By James Bebarski
When looking into the cost and resale value of a new electric vehicle (EV), a prospective buyer might be shocked to find that the bluebook value of the car they are looking at plummets after 3-5 years. Taking such a hit when it comes to resale value may discourage some potential EV buyers, especially because there is no tax credit available to a potential buyer who purchases an EV used. According to a study done by iSeeCars.com, electric vehicles take the no. 1 and 2 spots for vehicles with the highest depreciation over a 5-year period, with the Nissan Leaf at no. 1 and the Chevrolet Volt at no. 2. Over a 5-year period, the Nissan Leaf depreciates by 71.7%, and the Chevrolet Volt at 71.2%.
Those 5-year depreciation figures may seem daunting, but they also account for the early years in EV innovation. Because battery technology has improved so much in recent years, a depreciation rate of 71.7% over a 5-year period makes quite a bit of sense. A Nissan Leaf in 2014 had a battery range of only 75 miles, while a Nissan Leaf built in 2019 has a battery range of 151 to 226 miles - 2-3 times the distance you could get on a charge five years ago.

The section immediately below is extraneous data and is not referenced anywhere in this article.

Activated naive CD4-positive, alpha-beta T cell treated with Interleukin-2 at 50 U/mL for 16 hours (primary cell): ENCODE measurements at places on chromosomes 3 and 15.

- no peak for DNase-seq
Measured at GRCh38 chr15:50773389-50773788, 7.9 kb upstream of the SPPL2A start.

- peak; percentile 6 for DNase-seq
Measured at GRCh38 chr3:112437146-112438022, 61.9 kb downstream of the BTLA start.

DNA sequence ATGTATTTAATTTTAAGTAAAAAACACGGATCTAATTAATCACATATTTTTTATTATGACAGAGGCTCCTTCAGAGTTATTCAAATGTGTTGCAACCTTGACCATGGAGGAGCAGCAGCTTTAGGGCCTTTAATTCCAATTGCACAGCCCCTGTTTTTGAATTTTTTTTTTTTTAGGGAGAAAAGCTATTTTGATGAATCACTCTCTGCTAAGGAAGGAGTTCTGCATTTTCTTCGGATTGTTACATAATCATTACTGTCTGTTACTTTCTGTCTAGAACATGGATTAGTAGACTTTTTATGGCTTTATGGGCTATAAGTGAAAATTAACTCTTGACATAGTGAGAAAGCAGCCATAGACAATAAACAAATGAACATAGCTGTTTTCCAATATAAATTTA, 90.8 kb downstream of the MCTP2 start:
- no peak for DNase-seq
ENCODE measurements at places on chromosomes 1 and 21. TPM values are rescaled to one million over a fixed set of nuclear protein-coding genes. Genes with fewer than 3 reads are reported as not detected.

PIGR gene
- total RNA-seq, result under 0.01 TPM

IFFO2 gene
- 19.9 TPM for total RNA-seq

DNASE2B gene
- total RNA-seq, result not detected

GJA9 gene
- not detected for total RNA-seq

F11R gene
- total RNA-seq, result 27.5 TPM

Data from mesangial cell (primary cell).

According to research by Bloomberg New Energy Finance (BNEF) on battery pricing, “Since 2010, lithium-ion battery prices have fallen 73% per kWh. Manufacturing improvements and more than a doubling in battery energy density are set to cause a further fall of more than 70% by 2030.” Forecasts also predict that between 2020-2030 the decrease in price per kWh will decline at a slower rate, allowing for more price stability for the purchase of a new EV. More price stability at purchase and the perfection of battery technology will certainly lead to improved resale values when you decide to sell your EV and get something newer. This will also encourage the purchase of used EVs by those who can’t afford a new EV.
As average mileage continues to improve in EVs and batteries become more efficient and cheap, the difference in price between internal combustion engine and electric vehicles will rapidly close. When you account for the decrease in tax credits for certain new electric vehicles and improvements in battery technology, the rate of depreciation for EVs will be much lower by 2030 than it is today.